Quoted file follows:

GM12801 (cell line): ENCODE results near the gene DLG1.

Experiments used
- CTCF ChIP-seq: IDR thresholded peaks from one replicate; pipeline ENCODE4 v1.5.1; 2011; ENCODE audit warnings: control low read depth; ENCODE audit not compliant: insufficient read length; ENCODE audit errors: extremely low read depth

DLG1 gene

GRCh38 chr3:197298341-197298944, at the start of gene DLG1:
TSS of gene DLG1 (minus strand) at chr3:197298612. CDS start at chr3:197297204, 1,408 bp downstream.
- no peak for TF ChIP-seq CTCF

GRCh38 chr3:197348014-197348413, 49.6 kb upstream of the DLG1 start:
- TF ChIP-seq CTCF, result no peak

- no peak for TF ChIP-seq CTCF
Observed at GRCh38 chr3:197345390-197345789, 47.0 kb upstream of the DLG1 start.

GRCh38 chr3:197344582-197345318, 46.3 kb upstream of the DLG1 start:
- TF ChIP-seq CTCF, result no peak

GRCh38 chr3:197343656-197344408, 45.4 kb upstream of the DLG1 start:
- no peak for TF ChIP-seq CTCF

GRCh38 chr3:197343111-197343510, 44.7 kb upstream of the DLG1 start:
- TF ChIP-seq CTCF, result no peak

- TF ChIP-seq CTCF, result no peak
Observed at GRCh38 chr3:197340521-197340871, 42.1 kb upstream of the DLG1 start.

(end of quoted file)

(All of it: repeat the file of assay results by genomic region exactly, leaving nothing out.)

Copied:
GM12801 (cell line): ENCODE results near the gene DLG1.

Experiments used
- CTCF ChIP-seq: IDR thresholded peaks from one replicate; pipeline ENCODE4 v1.5.1; 2011; ENCODE audit warnings: control low read depth; ENCODE audit not compliant: insufficient read length; ENCODE audit errors: extremely low read depth

DLG1 gene

GRCh38 chr3:197298341-197298944, at the start of gene DLG1:
TSS of gene DLG1 (minus strand) at chr3:197298612. CDS start at chr3:197297204, 1,408 bp downstream.
- no peak for TF ChIP-seq CTCF

GRCh38 chr3:197348014-197348413, 49.6 kb upstream of the DLG1 start:
- TF ChIP-seq CTCF, result no peak

- no peak for TF ChIP-seq CTCF
Observed at GRCh38 chr3:197345390-197345789, 47.0 kb upstream of the DLG1 start.

GRCh38 chr3:197344582-197345318, 46.3 kb upstream of the DLG1 start:
- TF ChIP-seq CTCF, result no peak

GRCh38 chr3:197343656-197344408, 45.4 kb upstream of the DLG1 start:
- no peak for TF ChIP-seq CTCF

GRCh38 chr3:197343111-197343510, 44.7 kb upstream of the DLG1 start:
- TF ChIP-seq CTCF, result no peak

- TF ChIP-seq CTCF, result no peak
Observed at GRCh38 chr3:197340521-197340871, 42.1 kb upstream of the DLG1 start.